Selecting a Serial Bus

Selecting a Serial Bus

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This application note discusses the core of modern advanced electronics, which is typically a microcontroller that communicates with one or more peripheral devices that were originally memory mapped and connected to the data and address bus. However, due to high pin count, increased package size, and overall cost, another connection/communication scheme became the dominant choice—the serial interface. This article compares different serial interfaces, such as 1-Wire®, SPI, I2C, USB, etc., with respect to physical network size, network drivers, power supply, data rate, network inventory, and choice of functions. It shows how competitive and innovative the 1-Wire serial interface can be to the engineer trying to decide which serial interface to select.

This article was also featured in Maxim's Engineering Journal, vol. 59 (PDF, 497kB).

The heart of today's advanced electronic products is a microcontroller (µC) that communicates with one or more peripheral devices. Initially, µC periphery was memory mapped and connected to the data and address bus. Chip-select signals were decoded from address lines to give each component its unique location in the limited address range. This type of interface determined the minimum number of pins (in addition to power and ground) to 8 (data) plus 1 (R/active-low W) plus 1 (active-low CS) plus n address lines [n = log2(number of internal registers or memory bytes)]. A 16-byte device, for example, needed 8 + 1 + 1 + 4 = 14 pins for communication. The access time was short, but the high pin count increased the package size and the overall cost. The obvious alternative to decrease cost and package size is a serial interface.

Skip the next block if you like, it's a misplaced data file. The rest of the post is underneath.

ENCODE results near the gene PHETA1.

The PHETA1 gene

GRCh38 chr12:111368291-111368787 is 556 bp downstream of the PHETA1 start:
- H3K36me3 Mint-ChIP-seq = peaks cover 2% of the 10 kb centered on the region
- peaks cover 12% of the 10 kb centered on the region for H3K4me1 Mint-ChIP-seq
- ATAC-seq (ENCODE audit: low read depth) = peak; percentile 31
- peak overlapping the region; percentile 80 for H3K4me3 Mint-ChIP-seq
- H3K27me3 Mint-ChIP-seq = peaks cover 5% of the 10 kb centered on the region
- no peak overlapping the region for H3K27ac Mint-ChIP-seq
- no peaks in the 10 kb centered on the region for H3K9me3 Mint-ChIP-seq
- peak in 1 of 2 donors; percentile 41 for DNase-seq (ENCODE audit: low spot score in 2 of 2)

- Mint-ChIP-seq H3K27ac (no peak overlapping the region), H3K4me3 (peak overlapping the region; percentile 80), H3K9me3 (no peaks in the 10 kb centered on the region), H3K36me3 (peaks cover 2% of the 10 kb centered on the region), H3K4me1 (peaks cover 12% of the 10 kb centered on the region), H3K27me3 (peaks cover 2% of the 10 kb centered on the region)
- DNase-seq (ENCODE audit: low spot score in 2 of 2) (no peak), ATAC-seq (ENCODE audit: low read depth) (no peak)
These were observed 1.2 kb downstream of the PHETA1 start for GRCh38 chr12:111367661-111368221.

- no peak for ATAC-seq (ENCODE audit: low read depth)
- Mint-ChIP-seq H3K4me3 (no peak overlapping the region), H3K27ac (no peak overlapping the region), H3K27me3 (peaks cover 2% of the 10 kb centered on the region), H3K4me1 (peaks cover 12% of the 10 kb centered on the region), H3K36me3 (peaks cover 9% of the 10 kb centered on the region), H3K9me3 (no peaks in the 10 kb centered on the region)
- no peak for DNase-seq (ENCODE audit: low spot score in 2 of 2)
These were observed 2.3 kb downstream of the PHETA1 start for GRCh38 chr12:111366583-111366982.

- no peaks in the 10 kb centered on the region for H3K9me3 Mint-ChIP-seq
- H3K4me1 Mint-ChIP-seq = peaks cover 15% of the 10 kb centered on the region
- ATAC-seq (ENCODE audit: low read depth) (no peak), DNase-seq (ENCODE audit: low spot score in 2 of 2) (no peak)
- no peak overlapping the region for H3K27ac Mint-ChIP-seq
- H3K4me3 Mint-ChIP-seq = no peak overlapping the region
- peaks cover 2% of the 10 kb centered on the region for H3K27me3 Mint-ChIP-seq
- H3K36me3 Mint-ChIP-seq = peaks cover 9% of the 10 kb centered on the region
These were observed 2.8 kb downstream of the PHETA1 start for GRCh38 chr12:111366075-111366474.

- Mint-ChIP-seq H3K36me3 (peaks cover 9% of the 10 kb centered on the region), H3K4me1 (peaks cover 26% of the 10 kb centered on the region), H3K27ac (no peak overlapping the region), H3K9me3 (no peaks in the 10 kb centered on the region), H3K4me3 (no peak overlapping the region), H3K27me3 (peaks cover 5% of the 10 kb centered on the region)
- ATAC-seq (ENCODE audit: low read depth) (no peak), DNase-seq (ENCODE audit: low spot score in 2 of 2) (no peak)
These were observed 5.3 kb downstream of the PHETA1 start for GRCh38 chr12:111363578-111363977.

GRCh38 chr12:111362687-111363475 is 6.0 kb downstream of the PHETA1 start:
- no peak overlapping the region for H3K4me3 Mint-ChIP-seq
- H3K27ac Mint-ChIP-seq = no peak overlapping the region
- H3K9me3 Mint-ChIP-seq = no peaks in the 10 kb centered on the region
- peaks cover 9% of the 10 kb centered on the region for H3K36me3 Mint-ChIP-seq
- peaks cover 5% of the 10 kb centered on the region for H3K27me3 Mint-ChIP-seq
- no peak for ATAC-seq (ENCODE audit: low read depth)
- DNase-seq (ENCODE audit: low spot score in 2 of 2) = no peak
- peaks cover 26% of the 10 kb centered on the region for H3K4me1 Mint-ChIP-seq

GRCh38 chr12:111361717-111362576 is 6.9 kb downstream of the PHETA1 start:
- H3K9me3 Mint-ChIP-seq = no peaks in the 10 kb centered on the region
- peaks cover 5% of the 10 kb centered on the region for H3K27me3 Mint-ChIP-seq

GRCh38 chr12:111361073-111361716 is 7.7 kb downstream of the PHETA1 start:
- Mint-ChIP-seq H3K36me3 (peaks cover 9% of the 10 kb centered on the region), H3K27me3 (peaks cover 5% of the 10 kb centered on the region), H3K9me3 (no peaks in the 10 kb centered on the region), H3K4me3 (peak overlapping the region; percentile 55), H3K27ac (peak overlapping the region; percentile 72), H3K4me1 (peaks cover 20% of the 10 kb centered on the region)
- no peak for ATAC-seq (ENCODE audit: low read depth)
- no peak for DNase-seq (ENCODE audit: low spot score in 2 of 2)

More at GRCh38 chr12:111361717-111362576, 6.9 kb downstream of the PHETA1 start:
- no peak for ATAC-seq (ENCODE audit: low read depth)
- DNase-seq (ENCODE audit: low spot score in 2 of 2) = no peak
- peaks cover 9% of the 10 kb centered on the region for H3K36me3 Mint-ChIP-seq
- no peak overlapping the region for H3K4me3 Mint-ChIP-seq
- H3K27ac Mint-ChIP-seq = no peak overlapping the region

Defining a serial bus is not a trivial task. Besides data rate, bit sequence (most or least significant bit first), and voltage, one needs to consider the following:

  • How the peripheral device gets selected (by hardware through the chip-select input or by a software protocol).
  • How the peripheral device stays synchronized with the µC (through a hardware clock line or through clocking information embedded in the data stream).
  • Whether data is transmitted on a single line (switching between "high" and "low") or a two-line differential connection (both lines changing their voltage simultaneously, but in the opposite direction).